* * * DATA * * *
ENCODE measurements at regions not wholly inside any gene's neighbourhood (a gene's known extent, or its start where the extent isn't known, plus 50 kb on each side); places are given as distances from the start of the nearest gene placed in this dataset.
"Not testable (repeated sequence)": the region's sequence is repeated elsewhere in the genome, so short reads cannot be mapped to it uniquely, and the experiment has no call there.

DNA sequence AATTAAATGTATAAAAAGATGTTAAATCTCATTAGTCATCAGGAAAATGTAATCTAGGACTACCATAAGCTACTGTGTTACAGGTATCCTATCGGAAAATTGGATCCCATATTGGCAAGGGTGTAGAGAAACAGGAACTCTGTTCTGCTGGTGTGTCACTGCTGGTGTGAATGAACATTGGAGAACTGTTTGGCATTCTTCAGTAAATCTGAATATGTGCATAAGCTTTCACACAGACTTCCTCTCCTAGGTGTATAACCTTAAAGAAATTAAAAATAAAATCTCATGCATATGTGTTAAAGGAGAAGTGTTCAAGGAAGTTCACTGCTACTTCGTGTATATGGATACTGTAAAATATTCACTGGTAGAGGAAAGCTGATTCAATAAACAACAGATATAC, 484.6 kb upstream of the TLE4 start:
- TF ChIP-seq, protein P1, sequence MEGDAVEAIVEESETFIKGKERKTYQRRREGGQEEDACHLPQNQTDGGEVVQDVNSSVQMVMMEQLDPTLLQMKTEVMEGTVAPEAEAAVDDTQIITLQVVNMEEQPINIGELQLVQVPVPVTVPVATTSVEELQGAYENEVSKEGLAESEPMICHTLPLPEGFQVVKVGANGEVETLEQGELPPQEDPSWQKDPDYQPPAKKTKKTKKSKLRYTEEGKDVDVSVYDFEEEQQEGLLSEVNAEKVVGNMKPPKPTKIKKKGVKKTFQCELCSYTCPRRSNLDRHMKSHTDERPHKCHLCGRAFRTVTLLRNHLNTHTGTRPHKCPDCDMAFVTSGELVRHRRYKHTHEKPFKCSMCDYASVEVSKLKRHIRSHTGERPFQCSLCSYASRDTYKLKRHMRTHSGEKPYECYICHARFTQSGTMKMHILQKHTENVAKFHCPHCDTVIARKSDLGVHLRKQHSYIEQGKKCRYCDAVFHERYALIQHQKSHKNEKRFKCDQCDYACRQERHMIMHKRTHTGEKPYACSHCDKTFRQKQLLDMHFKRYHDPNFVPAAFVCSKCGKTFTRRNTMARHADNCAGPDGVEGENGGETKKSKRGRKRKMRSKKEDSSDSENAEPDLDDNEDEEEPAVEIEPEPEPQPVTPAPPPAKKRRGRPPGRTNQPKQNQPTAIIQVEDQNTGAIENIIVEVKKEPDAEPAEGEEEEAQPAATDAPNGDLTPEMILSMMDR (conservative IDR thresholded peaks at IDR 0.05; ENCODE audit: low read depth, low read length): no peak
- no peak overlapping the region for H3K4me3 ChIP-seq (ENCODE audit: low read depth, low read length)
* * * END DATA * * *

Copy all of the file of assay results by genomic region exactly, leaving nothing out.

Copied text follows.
ENCODE measurements at regions not wholly inside any gene's neighbourhood (a gene's known extent, or its start where the extent isn't known, plus 50 kb on each side); places are given as distances from the start of the nearest gene placed in this dataset.
"Not testable (repeated sequence)": the region's sequence is repeated elsewhere in the genome, so short reads cannot be mapped to it uniquely, and the experiment has no call there.

DNA sequence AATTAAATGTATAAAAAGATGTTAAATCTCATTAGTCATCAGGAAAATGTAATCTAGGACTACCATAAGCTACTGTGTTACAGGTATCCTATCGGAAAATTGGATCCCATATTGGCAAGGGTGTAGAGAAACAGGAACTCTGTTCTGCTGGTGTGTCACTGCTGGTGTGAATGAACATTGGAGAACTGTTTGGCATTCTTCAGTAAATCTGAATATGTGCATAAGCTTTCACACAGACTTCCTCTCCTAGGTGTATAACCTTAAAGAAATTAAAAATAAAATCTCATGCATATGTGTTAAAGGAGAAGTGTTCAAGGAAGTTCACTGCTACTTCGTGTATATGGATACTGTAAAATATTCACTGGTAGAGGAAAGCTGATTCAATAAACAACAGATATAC, 484.6 kb upstream of the TLE4 start:
- TF ChIP-seq, protein P1, sequence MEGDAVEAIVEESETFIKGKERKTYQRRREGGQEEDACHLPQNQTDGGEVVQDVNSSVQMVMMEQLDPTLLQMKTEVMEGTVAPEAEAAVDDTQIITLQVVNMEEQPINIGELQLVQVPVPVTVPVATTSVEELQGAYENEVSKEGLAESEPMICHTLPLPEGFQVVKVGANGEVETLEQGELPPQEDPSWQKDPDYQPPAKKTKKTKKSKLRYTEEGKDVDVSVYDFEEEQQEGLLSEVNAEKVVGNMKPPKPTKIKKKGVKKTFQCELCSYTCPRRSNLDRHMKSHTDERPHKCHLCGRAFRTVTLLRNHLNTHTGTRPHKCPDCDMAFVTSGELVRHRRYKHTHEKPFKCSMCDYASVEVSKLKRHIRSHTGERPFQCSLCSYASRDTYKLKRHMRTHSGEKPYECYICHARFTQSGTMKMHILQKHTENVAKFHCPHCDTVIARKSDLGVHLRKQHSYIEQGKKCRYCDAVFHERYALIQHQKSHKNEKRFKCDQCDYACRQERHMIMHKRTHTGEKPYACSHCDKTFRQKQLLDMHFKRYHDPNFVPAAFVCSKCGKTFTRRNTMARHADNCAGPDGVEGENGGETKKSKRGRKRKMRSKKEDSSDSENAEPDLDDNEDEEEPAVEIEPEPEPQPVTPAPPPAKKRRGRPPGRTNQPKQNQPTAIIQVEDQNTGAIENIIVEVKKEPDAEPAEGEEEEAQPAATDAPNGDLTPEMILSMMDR (conservative IDR thresholded peaks at IDR 0.05; ENCODE audit: low read depth, low read length): no peak
- no peak overlapping the region for H3K4me3 ChIP-seq (ENCODE audit: low read depth, low read length)